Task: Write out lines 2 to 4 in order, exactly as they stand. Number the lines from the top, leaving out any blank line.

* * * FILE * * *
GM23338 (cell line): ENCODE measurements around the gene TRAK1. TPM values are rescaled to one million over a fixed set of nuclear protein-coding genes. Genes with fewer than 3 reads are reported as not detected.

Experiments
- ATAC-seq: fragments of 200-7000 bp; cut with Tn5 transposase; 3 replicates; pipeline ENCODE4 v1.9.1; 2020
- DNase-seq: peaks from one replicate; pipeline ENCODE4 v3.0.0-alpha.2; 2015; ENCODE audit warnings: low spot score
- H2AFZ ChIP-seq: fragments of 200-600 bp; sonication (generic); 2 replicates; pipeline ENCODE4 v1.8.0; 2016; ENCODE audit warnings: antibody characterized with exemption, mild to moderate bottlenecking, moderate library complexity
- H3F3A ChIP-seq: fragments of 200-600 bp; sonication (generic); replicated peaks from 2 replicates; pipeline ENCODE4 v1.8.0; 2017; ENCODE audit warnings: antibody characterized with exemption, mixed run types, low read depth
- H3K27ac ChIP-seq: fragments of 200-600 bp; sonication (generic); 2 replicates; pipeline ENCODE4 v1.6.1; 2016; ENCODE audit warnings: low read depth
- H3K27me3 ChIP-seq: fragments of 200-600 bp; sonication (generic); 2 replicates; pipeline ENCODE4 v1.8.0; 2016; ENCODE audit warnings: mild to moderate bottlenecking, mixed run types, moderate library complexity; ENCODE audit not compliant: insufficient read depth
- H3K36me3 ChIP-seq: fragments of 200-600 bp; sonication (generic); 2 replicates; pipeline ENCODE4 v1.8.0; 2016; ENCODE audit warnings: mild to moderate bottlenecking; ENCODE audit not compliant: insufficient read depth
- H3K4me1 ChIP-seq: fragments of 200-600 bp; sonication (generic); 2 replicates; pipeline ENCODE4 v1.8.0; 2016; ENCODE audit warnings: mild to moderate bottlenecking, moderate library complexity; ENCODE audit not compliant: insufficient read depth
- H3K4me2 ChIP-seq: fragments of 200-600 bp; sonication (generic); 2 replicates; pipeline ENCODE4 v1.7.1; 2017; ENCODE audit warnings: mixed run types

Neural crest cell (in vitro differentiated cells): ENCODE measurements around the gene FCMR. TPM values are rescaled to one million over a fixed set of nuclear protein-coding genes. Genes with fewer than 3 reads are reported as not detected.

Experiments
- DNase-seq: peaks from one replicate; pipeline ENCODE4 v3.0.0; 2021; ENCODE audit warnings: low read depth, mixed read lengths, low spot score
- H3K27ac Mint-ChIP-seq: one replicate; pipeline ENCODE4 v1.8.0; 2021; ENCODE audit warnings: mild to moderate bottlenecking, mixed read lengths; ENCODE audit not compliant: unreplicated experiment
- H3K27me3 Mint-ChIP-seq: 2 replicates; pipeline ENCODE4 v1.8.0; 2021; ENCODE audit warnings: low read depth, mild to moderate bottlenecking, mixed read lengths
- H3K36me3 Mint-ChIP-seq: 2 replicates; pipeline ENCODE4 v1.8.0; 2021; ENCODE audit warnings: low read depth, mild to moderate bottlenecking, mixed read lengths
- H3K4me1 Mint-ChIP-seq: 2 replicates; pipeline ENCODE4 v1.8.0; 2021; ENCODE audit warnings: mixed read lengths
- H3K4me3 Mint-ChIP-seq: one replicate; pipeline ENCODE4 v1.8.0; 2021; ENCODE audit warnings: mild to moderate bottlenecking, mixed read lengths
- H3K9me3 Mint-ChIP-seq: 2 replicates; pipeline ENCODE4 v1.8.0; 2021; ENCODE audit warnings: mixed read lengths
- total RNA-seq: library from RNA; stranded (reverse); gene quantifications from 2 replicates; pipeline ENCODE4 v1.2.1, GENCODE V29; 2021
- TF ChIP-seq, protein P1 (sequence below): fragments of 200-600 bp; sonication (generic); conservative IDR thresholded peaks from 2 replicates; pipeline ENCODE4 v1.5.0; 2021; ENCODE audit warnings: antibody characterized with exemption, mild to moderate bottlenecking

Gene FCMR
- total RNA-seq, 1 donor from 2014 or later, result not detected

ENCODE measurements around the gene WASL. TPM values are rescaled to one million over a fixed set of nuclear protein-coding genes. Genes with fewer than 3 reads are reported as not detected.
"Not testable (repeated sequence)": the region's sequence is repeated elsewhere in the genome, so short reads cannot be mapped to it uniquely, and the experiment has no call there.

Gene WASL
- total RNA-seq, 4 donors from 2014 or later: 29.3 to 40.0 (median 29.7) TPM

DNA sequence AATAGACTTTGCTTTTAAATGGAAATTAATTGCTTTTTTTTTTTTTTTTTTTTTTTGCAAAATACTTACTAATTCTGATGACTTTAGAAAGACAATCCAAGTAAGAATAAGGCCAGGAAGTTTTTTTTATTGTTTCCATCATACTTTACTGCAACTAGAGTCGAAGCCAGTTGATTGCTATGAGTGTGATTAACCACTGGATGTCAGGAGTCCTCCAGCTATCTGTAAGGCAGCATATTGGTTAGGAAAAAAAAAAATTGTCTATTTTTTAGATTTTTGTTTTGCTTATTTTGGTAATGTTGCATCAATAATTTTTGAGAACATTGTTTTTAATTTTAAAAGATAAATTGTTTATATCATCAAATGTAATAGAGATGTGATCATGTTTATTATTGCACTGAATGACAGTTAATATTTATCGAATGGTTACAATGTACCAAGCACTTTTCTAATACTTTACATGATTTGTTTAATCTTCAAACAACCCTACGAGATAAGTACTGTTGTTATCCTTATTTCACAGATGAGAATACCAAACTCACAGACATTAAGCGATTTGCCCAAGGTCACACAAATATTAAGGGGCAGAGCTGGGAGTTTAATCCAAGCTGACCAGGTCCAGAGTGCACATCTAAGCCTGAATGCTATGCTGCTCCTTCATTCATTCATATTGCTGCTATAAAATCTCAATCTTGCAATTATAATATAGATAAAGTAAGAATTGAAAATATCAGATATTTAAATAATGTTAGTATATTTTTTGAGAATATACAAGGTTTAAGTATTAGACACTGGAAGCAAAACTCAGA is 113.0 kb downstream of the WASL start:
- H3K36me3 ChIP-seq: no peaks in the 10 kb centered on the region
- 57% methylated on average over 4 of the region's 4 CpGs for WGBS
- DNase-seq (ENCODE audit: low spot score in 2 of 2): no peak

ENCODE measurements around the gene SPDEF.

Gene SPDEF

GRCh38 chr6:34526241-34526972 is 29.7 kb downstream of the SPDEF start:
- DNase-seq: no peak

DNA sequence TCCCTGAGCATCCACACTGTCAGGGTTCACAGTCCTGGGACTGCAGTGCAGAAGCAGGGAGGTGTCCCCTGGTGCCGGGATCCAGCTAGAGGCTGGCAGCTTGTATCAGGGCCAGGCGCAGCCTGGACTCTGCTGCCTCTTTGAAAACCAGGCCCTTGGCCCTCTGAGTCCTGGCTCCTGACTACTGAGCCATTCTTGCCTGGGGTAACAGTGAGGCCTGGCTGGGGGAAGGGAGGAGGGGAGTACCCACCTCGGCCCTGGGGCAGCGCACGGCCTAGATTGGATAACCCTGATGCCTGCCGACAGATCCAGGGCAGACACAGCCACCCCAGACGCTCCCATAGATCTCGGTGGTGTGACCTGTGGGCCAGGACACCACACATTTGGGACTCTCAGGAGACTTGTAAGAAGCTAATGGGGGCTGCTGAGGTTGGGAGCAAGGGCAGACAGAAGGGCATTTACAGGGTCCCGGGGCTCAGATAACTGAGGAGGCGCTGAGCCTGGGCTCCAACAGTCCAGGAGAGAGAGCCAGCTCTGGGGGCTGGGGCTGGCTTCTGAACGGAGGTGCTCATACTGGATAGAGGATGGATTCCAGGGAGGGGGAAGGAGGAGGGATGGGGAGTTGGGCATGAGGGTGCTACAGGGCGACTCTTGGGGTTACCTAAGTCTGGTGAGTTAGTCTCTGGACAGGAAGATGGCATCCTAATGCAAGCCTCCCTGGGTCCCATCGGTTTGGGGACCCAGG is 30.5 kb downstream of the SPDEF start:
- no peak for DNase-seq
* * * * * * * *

Experiments
- ATAC-seq: fragments of 200-7000 bp; cut with Tn5 transposase; 3 replicates; pipeline ENCODE4 v1.9.1; 2020
- DNase-seq: peaks from one replicate; pipeline ENCODE4 v3.0.0-alpha.2; 2015; ENCODE audit warnings: low spot score